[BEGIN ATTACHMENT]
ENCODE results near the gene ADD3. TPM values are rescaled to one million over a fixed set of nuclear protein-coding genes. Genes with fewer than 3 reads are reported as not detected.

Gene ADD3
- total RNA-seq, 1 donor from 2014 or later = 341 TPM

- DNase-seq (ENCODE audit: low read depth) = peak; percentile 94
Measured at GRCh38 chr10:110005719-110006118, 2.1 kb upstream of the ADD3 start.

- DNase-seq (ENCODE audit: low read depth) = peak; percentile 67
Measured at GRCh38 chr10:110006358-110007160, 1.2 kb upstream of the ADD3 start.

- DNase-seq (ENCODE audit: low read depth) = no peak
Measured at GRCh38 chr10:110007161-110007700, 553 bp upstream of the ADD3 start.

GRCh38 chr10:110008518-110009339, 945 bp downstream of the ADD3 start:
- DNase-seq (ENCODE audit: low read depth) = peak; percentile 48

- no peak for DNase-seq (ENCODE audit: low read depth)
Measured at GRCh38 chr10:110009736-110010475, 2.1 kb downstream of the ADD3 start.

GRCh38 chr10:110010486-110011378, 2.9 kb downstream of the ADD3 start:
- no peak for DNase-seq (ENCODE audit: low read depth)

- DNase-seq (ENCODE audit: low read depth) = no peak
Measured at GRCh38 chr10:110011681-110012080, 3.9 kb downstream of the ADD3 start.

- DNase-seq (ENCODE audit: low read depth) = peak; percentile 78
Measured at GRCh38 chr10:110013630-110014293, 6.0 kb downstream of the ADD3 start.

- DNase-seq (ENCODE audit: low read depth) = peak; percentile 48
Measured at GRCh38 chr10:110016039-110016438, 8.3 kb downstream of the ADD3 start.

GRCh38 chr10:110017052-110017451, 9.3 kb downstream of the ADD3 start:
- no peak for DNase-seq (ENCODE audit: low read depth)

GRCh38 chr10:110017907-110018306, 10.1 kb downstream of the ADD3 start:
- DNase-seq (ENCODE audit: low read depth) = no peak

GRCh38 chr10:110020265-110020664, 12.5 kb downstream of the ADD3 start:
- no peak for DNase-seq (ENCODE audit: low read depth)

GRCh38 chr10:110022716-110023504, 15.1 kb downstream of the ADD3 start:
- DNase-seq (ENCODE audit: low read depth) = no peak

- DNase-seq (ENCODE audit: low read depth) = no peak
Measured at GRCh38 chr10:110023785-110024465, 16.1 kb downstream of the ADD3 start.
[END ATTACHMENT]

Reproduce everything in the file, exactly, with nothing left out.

ENCODE results near the gene ADD3. TPM values are rescaled to one million over a fixed set of nuclear protein-coding genes. Genes with fewer than 3 reads are reported as not detected.

Gene ADD3
- total RNA-seq, 1 donor from 2014 or later = 341 TPM

- DNase-seq (ENCODE audit: low read depth) = peak; percentile 94
Measured at GRCh38 chr10:110005719-110006118, 2.1 kb upstream of the ADD3 start.

- DNase-seq (ENCODE audit: low read depth) = peak; percentile 67
Measured at GRCh38 chr10:110006358-110007160, 1.2 kb upstream of the ADD3 start.

- DNase-seq (ENCODE audit: low read depth) = no peak
Measured at GRCh38 chr10:110007161-110007700, 553 bp upstream of the ADD3 start.

GRCh38 chr10:110008518-110009339, 945 bp downstream of the ADD3 start:
- DNase-seq (ENCODE audit: low read depth) = peak; percentile 48

- no peak for DNase-seq (ENCODE audit: low read depth)
Measured at GRCh38 chr10:110009736-110010475, 2.1 kb downstream of the ADD3 start.

GRCh38 chr10:110010486-110011378, 2.9 kb downstream of the ADD3 start:
- no peak for DNase-seq (ENCODE audit: low read depth)

- DNase-seq (ENCODE audit: low read depth) = no peak
Measured at GRCh38 chr10:110011681-110012080, 3.9 kb downstream of the ADD3 start.

- DNase-seq (ENCODE audit: low read depth) = peak; percentile 78
Measured at GRCh38 chr10:110013630-110014293, 6.0 kb downstream of the ADD3 start.

- DNase-seq (ENCODE audit: low read depth) = peak; percentile 48
Measured at GRCh38 chr10:110016039-110016438, 8.3 kb downstream of the ADD3 start.

GRCh38 chr10:110017052-110017451, 9.3 kb downstream of the ADD3 start:
- no peak for DNase-seq (ENCODE audit: low read depth)

GRCh38 chr10:110017907-110018306, 10.1 kb downstream of the ADD3 start:
- DNase-seq (ENCODE audit: low read depth) = no peak

GRCh38 chr10:110020265-110020664, 12.5 kb downstream of the ADD3 start:
- no peak for DNase-seq (ENCODE audit: low read depth)

GRCh38 chr10:110022716-110023504, 15.1 kb downstream of the ADD3 start:
- DNase-seq (ENCODE audit: low read depth) = no peak

- DNase-seq (ENCODE audit: low read depth) = no peak
Measured at GRCh38 chr10:110023785-110024465, 16.1 kb downstream of the ADD3 start.